[Coral-List] Guardian Article on Recent Studies by Cinner et al & Bruno & Valdivia

Fernando A. Zapata fernando.zapata at correounivalle.edu.co
Thu Aug 11 13:56:49 EDT 2016

Interestingly, there is a comment in the latest issue of Nature (11 August)
by Maxwell et al., based on an analysis of 8000 plus species, in which they
conclude that "by far the biggest drivers of biodiversity decline are
overexploitation (the harvesting of species from the wild at rates that
cannot be compensated for by reproduction or regrowth) and agriculture (the
production of food, fodder, fibre and fuel crops; livestock farming;
aquaculture; and the cultivation of trees)." I´m not sure how would this
apply to coral reef environments and associated biota, but I would not be
surprised if it wasn´t too different.


Fernando A. Zapata
Departamento de Biología
Universidad del Valle
Apartado Aéreo 25360
Cali, Colombia

Tel. (+57-2) 321-2100 Ext. 3231
Fax. (+57-2) 339-3243

On Wed, Aug 10, 2016 at 11:46 AM, Nicole Crane <nicrane at cabrillo.edu> wrote:

> Thanks Avigdor,
> I have to chime in, simplifying to density is just that. One important
> aspect is of course activity not just population density. Few people
> fishing in a destructive (albeit subtly) way is of course going to have a
> very different outcome than a less destructive fishing.  Then of course
> there is the abiotic variables such as currents and exposure... The devil
> is in the details, of course...
> I am going to confess I am in the field and have limited access so have
> not read these links nor the coral list back and forth in detail, so please
> forgive ignorance here....
> Thanks again Avigdor!
> Sent from my iPhone
> > On Aug 10, 2016, at 12:42 AM, Avigdor Abelson <avigdor at tauex.tau.ac.il>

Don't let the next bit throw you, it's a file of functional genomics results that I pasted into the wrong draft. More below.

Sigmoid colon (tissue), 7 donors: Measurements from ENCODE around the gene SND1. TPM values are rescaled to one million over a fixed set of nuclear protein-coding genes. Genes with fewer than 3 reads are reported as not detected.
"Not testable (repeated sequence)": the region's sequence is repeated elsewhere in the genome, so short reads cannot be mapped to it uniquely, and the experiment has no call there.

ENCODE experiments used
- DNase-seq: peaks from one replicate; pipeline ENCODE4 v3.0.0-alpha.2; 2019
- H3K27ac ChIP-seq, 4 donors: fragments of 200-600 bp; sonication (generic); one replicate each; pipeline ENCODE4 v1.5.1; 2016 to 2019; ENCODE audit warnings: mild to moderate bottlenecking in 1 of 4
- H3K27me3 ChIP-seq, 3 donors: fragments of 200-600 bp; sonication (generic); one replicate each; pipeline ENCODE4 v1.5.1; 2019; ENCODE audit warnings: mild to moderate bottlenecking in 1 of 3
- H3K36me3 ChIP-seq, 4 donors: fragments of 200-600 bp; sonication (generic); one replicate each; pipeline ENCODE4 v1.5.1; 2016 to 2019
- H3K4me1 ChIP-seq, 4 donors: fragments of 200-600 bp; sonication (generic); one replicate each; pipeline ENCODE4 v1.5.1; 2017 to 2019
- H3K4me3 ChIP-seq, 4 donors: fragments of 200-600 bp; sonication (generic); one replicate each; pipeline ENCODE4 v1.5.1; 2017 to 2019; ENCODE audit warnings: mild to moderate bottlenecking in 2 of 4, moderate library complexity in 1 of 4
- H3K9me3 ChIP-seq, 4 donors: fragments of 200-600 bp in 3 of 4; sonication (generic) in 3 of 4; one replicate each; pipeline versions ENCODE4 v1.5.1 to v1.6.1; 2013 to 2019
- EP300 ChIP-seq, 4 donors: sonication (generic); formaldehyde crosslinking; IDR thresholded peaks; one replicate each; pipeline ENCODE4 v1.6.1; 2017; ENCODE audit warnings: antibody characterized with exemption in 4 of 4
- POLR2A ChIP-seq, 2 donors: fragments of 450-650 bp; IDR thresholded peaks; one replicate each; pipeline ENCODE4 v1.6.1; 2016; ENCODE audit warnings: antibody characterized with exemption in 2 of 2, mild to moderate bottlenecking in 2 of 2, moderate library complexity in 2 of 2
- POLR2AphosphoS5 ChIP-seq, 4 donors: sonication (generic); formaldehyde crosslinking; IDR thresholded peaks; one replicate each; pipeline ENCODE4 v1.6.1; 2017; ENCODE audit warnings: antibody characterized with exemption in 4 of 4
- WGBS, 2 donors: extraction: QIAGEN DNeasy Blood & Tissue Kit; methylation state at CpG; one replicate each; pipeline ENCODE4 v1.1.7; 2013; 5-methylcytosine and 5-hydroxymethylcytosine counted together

> wrote:
> >
> > Dear Johnny,
> > I am writing in response to your Guardian article (link:
> https://www.theguardian.com/environment/the-coral-
> triangle/2016/aug/02/are-local-efforts-to-save-coral-reefs-bound-to-fail)..
> In addition to this quick response, I have also written a response (to be
> submitted to Scientific Reports) to Bruno and Valdivia (2016; B&V), in
> which I detailed what I see as the scientific weaknesses and gaps of B&V's
> study (e.g. the use of a single questionable proxy, disregard of diverse
> environmental and anthropogenic drivers).  However, the main problem with
> their study is not its shaky scientific basis, but rather its conclusions
> (statements), which could lead to severe consequences for reefs worldwide,
> through the misinterpretation of the statements, or their abuse, by local
> decision-makers and stakeholders.
> > Unfortunately, your Guardian "layman's perspective" article demonstrates
> my fears only too well. I believe that it paves the way for the
> legitimation of B&V's unsafe statements. There is a theory, the 'Overton
> window' (mainly in reference to political sciences), which explains how
> marginal ideas that are in a state of being publically 'unacceptable' or
> 'radical', can become 'acceptable' and even 'sensible', by shifting the
> 'Overton window'. A possible way for this to occur is through their